HOUSEBOATS

It's hard to believe in this "throw-away-world" of ours that there was a time when most everything had value.  I remember my elders saving nails and screws and bolts from old buildings and machinery for instance.  I remember watching men cleaning old bricks when a building was torn down.  Today,  everything's demolished and carted off to a landfill.  That wasn't the way it was when these photos were taken....

It's also hard to believe, given the technology and machinery of the day that during the 30s,  right through the 50s,  houses were picked up and then moved by riverboats all over the area.  These were in many cases huge brick homes and businesses that needed to get out of the way of progress.  Houses were moved from the Boulevard side of Charleston to the South Side for the Boulevard expansion.  Houses were moved from the South Side to the West Side and beyond for the South Side Expressway.  Buildings were moved from Nitro to where the University of Charleston sits today for their expansion.  Houses were going up and down the river no different than a truck hauling produce to market.  An amazing feat,  and during a time when it was as cheap or cheaper to move a house than to tear it down and rebuild it.   People wonder why everything costs so much these days.  It's simply because we're willing to pay more for something that we really don't need.  On top at that,  there are so many government regulations in place today concerning rivers and riverbanks,  that I doubt you could do what these men did back in the day.  I will not narrate most of these photos, as I've already explained their moving due mostly to highway expansion.  Most of these homes are being lived in today,  far from where they first started.  The two most famous housemovers were Virgil Fike and Walter Clark.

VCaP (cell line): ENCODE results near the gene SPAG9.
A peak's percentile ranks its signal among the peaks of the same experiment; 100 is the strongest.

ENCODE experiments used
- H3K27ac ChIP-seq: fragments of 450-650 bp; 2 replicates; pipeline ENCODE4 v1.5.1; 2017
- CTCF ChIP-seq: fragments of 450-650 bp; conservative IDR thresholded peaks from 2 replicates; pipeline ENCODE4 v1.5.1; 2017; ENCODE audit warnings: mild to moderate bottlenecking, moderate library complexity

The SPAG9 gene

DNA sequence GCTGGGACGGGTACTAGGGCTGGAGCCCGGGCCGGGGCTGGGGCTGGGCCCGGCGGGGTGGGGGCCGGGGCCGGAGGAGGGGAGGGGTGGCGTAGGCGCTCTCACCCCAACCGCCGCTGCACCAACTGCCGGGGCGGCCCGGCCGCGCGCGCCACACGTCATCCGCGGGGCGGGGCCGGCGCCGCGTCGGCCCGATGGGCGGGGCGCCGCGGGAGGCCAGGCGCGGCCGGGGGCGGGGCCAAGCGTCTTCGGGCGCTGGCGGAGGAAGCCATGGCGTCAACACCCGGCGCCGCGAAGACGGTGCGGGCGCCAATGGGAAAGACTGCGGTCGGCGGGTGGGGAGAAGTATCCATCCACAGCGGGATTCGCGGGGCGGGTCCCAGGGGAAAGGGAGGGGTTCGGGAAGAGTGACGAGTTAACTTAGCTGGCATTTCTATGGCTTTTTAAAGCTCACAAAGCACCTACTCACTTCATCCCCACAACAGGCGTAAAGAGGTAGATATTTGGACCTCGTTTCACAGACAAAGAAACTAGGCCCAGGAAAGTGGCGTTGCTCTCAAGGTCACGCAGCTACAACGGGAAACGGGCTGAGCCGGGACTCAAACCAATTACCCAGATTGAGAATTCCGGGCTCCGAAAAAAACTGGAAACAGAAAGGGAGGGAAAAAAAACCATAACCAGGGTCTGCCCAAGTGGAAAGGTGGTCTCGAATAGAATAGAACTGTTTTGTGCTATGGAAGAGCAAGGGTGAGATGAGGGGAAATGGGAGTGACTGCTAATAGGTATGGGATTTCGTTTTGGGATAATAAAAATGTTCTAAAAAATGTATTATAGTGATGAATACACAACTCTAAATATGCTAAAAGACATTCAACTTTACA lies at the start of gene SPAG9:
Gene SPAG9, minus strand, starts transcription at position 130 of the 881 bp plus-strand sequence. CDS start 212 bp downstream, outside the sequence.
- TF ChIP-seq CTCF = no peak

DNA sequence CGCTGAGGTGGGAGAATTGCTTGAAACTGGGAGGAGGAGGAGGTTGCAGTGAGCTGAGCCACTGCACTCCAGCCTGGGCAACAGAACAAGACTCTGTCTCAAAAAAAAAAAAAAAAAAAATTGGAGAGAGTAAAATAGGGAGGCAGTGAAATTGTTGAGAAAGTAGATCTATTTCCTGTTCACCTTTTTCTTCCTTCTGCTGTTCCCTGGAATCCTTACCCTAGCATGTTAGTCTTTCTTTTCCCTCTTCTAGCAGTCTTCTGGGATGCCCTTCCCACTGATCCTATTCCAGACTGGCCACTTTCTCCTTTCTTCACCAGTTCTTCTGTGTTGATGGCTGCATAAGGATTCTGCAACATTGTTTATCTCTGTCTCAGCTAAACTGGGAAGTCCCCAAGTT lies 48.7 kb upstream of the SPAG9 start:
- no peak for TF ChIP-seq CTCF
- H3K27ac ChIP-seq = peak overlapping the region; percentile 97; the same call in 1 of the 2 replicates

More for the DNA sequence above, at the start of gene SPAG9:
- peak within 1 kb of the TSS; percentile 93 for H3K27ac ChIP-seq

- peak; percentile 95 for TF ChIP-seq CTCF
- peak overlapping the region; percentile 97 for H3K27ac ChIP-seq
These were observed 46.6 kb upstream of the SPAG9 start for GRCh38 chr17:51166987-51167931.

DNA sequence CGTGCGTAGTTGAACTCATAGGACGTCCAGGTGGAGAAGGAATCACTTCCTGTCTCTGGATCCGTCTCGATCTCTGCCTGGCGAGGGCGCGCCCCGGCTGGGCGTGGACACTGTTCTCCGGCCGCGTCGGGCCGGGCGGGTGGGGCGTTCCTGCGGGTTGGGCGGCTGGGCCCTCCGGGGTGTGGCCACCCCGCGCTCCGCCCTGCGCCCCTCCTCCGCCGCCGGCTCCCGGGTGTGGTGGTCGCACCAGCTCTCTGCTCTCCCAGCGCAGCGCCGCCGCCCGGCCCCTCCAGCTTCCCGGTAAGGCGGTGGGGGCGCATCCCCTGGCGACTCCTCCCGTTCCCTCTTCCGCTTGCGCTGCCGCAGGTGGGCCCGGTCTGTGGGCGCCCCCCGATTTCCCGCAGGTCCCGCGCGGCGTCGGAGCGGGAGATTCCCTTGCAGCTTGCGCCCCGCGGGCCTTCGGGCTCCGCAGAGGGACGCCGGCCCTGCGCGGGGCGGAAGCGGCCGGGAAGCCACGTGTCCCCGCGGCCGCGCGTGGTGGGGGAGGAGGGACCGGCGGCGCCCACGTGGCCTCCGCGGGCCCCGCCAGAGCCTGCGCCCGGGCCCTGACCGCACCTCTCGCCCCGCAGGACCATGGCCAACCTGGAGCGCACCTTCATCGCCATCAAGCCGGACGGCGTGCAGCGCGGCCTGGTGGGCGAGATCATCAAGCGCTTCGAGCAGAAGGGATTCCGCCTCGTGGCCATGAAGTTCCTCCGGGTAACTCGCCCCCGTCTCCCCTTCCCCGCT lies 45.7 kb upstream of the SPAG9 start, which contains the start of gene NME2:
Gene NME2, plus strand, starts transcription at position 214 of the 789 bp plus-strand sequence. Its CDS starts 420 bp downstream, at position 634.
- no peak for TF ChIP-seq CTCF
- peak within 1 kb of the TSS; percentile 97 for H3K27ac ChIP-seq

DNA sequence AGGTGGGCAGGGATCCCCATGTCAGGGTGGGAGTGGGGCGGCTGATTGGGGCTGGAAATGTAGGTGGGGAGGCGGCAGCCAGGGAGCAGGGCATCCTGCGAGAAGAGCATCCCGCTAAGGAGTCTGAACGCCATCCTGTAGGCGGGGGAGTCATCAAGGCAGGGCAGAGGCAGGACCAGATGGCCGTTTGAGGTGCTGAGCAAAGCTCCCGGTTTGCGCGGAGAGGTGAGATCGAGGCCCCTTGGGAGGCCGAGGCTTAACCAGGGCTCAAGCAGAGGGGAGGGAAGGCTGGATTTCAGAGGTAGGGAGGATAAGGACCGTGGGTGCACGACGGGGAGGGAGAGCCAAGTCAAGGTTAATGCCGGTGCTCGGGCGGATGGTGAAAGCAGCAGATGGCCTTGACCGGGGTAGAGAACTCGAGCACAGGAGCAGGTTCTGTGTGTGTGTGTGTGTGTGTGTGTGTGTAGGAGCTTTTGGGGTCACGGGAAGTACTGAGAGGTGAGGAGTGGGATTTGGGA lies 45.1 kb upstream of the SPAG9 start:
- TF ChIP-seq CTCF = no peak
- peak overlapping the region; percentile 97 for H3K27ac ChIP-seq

When the Capitol began construction circa 1924, there were a number of first-class houses in the East End and it was presumed they would be demolished.  A house mover -- John Eichleay Jr. Co. of Pittsburgh, Pa. -- took on the seemingly impossible job to move them. It was a great success and these photos shows the method of cleverly maneuvering the houses. The scaffolding: Huge timber supports perched on several barges took some of the rescued mansions down the Kanawha as far as Nitro

 

 

 




Houseboats

 

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